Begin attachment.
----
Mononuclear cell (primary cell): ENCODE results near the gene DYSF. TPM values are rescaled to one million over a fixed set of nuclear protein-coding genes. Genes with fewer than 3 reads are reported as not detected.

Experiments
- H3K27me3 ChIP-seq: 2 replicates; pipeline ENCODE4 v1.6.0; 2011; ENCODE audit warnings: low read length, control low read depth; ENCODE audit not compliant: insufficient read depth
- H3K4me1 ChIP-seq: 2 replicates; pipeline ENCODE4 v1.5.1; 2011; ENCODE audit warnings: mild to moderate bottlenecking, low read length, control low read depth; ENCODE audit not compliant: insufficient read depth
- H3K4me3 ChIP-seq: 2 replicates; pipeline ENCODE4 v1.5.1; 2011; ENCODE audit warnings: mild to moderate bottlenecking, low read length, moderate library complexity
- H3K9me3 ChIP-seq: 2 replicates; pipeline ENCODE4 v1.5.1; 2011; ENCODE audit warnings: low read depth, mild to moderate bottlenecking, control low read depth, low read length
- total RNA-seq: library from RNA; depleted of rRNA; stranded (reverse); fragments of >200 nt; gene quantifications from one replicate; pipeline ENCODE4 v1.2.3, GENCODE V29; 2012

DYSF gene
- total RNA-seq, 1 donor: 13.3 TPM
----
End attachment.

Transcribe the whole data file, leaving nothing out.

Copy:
Mononuclear cell (primary cell): ENCODE results near the gene DYSF. TPM values are rescaled to one million over a fixed set of nuclear protein-coding genes. Genes with fewer than 3 reads are reported as not detected.

Experiments
- H3K27me3 ChIP-seq: 2 replicates; pipeline ENCODE4 v1.6.0; 2011; ENCODE audit warnings: low read length, control low read depth; ENCODE audit not compliant: insufficient read depth
- H3K4me1 ChIP-seq: 2 replicates; pipeline ENCODE4 v1.5.1; 2011; ENCODE audit warnings: mild to moderate bottlenecking, low read length, control low read depth; ENCODE audit not compliant: insufficient read depth
- H3K4me3 ChIP-seq: 2 replicates; pipeline ENCODE4 v1.5.1; 2011; ENCODE audit warnings: mild to moderate bottlenecking, low read length, moderate library complexity
- H3K9me3 ChIP-seq: 2 replicates; pipeline ENCODE4 v1.5.1; 2011; ENCODE audit warnings: low read depth, mild to moderate bottlenecking, control low read depth, low read length
- total RNA-seq: library from RNA; depleted of rRNA; stranded (reverse); fragments of >200 nt; gene quantifications from one replicate; pipeline ENCODE4 v1.2.3, GENCODE V29; 2012

DYSF gene
- total RNA-seq, 1 donor: 13.3 TPM